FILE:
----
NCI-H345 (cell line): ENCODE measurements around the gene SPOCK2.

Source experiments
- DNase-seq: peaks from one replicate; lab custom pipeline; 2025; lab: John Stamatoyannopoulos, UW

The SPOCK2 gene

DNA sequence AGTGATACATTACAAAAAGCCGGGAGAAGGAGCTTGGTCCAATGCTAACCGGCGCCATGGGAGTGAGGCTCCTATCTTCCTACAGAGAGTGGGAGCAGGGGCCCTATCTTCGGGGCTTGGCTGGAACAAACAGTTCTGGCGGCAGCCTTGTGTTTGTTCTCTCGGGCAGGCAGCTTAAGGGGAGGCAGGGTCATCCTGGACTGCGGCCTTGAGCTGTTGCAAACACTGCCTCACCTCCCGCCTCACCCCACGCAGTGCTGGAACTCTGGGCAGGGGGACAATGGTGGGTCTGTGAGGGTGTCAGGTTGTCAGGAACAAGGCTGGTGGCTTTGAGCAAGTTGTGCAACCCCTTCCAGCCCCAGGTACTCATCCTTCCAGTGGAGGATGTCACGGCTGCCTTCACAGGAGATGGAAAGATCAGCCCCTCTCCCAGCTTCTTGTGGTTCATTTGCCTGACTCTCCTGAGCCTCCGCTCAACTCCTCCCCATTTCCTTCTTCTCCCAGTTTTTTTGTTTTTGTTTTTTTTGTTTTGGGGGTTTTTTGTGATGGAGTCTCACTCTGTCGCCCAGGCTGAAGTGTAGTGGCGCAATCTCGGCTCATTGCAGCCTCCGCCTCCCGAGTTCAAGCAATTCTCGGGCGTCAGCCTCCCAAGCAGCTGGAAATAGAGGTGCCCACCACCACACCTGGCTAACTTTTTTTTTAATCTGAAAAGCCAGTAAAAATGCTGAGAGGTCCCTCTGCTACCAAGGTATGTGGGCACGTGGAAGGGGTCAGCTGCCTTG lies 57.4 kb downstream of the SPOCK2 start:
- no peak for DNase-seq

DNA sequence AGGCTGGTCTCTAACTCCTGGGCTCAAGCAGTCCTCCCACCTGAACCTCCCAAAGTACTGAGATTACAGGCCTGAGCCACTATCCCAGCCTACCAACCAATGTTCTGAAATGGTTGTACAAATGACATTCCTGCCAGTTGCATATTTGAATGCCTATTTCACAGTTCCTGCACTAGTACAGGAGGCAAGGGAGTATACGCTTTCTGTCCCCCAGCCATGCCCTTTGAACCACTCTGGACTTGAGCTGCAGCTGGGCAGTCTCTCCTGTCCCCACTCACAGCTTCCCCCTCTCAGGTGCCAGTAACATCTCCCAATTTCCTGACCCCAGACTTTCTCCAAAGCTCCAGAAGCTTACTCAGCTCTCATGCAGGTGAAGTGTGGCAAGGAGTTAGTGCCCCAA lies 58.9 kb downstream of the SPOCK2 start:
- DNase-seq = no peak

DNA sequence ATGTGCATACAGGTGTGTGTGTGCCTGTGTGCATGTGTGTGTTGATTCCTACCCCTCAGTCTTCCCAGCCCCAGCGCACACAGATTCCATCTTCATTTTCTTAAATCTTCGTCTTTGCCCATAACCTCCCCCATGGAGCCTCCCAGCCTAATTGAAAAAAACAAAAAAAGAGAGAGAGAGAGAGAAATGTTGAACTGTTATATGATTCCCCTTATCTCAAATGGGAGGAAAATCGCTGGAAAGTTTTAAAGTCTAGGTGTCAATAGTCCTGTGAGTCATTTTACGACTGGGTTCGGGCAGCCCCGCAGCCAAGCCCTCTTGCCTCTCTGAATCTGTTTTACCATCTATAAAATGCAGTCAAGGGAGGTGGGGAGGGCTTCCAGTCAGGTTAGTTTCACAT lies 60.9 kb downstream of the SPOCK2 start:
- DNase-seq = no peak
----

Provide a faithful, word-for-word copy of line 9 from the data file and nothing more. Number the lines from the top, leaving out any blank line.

DNA sequence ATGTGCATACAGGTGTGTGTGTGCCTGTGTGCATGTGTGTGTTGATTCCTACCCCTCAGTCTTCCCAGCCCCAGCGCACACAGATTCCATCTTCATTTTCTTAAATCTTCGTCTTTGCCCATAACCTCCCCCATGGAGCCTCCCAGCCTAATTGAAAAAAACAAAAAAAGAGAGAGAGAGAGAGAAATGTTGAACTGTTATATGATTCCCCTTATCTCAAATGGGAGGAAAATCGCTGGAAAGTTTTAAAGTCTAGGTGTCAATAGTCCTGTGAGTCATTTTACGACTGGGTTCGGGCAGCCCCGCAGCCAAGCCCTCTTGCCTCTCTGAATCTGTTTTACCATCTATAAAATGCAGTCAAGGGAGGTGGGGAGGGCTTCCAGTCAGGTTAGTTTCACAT lies 60.9 kb downstream of the SPOCK2 start: